The Right Amount at the Right Time
Filing and paying your taxes looks a lot different as an independent contractor than it does as an employee. Let’s talk about how a contractor calculates their income and tax due, and then we’ll go over the timing of how a contractor should make tax payments.
Contractors have a much easier time deducting work-related expenses than employees do; in fact, starting in 2018, most employees can’t deduct unreimbursed work expenses at all. A contractor can deduct unreimbursed expenses directly against the related income on Schedule C, and only pays income and self-employment tax on the net income amount. Here are some expense items you can likely deduct:
Most contractors work from home. If you have a part of your house you use to conduct your work as a contractor, you can deduct a portion of the expenses of your home. You can either deduct a flat $5 per square foot (Line 30 of Schedule C), or you can deduct expenses based off the square footage of your office versus the square footage of your home (Form 8829.) Expenses you can allocate in this manner include mortgage interest, real estate taxes, rent, insurance, utilities, repairs and maintenance, and HOA fees. You can also depreciate your home for this purpose and deduct that as a home office expense; see Part III of Form 8829.
You can deduct the expenses of setting up and maintaining an office. Your computer and accessories, software, pens, paper, and other typical office expenses are deductible.
You can deduct a portion of your cell phone and internet bills for the percentage you use them for business. Be reasonable; the IRS can require you to substantiate the percentage you have chosen.
If you have a professional license, you can deduct your annual license fees. Whether or not you have a license, you can deduct costs you spend on continuing education, books, and other materials that help you expand your skills related to your contracting job.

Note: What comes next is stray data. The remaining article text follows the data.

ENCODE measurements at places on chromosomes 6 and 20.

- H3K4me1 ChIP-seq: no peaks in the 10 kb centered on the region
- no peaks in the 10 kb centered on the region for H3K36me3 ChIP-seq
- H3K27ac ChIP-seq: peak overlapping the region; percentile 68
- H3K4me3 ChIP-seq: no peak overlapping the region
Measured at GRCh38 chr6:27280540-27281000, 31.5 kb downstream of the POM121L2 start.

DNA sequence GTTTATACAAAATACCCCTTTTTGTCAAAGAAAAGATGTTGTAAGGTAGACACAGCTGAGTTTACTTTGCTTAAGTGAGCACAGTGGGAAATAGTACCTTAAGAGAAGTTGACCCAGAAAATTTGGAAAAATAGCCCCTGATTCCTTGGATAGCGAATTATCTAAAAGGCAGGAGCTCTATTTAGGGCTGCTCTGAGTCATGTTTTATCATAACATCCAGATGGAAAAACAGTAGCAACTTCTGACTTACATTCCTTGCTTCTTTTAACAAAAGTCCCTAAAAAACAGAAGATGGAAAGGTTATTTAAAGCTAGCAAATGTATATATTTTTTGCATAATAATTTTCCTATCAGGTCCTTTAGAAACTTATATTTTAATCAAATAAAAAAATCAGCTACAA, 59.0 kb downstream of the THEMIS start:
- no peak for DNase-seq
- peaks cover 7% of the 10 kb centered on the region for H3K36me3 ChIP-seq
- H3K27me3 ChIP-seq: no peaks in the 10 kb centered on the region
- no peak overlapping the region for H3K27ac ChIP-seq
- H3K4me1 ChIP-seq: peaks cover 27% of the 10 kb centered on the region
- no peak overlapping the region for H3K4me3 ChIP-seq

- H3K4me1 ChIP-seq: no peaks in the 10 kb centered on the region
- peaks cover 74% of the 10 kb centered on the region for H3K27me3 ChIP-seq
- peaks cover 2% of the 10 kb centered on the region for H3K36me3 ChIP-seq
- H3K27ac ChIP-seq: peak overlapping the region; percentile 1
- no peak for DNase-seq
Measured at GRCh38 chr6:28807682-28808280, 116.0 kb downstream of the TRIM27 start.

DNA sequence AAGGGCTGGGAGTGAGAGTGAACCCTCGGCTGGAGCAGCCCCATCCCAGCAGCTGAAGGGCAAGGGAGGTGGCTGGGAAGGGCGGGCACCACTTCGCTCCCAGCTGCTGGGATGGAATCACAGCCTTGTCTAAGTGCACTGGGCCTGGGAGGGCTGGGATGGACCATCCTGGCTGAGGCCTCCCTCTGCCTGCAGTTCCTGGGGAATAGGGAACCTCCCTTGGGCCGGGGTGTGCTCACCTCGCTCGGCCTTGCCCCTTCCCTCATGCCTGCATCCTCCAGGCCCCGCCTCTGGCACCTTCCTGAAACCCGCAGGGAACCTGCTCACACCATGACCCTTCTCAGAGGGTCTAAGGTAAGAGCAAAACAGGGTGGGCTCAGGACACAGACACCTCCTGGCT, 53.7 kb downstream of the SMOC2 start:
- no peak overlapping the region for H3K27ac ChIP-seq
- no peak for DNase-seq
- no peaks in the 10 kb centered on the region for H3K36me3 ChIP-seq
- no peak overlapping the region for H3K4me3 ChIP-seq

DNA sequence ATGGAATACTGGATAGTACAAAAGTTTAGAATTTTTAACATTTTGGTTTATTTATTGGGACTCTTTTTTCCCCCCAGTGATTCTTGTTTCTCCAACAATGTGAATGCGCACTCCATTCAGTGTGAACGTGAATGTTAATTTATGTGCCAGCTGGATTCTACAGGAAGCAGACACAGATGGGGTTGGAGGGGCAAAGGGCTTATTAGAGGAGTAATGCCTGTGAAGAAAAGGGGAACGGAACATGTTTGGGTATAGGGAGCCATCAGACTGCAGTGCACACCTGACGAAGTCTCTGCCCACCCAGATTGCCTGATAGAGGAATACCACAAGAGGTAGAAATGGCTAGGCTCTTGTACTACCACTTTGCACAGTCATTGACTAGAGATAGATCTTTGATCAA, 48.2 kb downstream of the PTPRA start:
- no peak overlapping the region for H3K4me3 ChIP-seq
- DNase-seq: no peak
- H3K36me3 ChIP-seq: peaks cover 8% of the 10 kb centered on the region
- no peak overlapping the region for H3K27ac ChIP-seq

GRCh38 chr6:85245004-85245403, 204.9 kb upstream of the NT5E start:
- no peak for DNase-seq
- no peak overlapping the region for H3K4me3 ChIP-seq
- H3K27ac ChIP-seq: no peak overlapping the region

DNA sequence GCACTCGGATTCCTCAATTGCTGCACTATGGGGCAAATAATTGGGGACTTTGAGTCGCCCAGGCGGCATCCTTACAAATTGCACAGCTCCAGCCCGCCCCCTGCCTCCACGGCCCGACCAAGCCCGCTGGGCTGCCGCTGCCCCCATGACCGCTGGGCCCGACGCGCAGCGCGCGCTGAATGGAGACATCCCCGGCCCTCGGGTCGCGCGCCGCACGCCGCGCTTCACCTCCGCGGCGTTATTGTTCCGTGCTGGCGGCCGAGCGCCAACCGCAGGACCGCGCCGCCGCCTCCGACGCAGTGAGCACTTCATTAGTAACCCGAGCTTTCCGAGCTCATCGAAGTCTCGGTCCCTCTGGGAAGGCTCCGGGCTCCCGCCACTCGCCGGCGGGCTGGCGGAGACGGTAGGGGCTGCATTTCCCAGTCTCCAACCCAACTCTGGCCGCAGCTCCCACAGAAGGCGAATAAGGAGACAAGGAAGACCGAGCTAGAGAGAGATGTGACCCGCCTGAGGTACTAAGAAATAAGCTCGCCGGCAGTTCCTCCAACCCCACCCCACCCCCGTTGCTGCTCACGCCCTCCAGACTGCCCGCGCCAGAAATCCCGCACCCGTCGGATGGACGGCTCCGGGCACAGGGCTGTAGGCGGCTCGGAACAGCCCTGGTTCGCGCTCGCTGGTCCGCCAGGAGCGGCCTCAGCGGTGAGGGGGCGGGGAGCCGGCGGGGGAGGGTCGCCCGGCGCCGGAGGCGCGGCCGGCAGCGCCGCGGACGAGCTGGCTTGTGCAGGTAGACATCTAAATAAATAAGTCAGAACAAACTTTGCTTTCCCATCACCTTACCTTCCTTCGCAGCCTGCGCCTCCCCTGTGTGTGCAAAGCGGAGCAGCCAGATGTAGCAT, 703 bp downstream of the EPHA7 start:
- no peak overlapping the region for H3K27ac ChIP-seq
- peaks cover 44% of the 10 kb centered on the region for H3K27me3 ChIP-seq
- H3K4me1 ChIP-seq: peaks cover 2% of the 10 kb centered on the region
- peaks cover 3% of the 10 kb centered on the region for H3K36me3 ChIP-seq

If you have to make unreimbursed travel, you can deduct plane tickets, hotel rooms, and 50% of the cost of your meals while you are away from home. You can also deduct driving - for 2018, it’s worth 54.5 cents a mile.
The items above aren’t an exhaustive list. The legal standard for a deduction is whether or not it is an ordinary and necessary business expenses - as in, would a reasonable person consider the expense in question? If you have big items you’re not sure about, talk to a CPA and get some extra wisdom.
Contractors pay two different types of tax as part of their annual Form 1040 filing. One is the standard income tax, the same as everyone. The net business income is added to other sources of income (W-2s, interest, dividends, rents, etc.) as part of the calculation of taxable income. The second is the self-employment tax, which is a replacement for both the employer and employee portions of the Medicare and Social Security taxes paid by employees. The self-employment tax is a flat 15.3% on net self-employed business income up to $128,400 for 2018, and 2.9% on amounts above that. This tax is added to your income tax to determine your total tax liability.
Since there is no withholding done when payments for services are made, a contractor has to make tax payments directly to the IRS. Generally, the IRS requires that payments be made in quarterly installments through the year, which are called estimated tax payments. You must pay the lesser of 90% of your current year tax, or 100% of your prior year tax (110% for people with prior year adjusted gross income over $150,000) in four equal installments throughout the year to avoid the estimated tax penalty. The penalty is currently 6% (adjusted for changing ainterest rates) on the daily outstanding underpaid balance, so if you have to choose between paying the IRS or paying off credits cards or other short term debt, the IRS can usually wait.
Any amounts not paid in as estimated tax payments need to be paid by the April 15 filing deadline. Even if you get an extension, an extension of time to file is not an extension of time to pay. Amounts not by paid by April 15 will incur a penalty of 0.5% per month of the underpaid balance, plus interest, so try to pay what you owe by the deadline.
Scott Royal Smith is an asset protection attorney and long-time real estate investor. He's on a mission to help fellow investors free their time, protect their assets, and create lasting wealth.
Ready to know more than your attorney? You'll get over two hours of instruction combined with five ebooks to teach you how to best structure your real estate investments.
Join thousands of real estate investors in all 50 states as they enjoy exclusive content, special promotions, and behind-the-scenes access to me and my guests. No spam, ever. Just great stuff!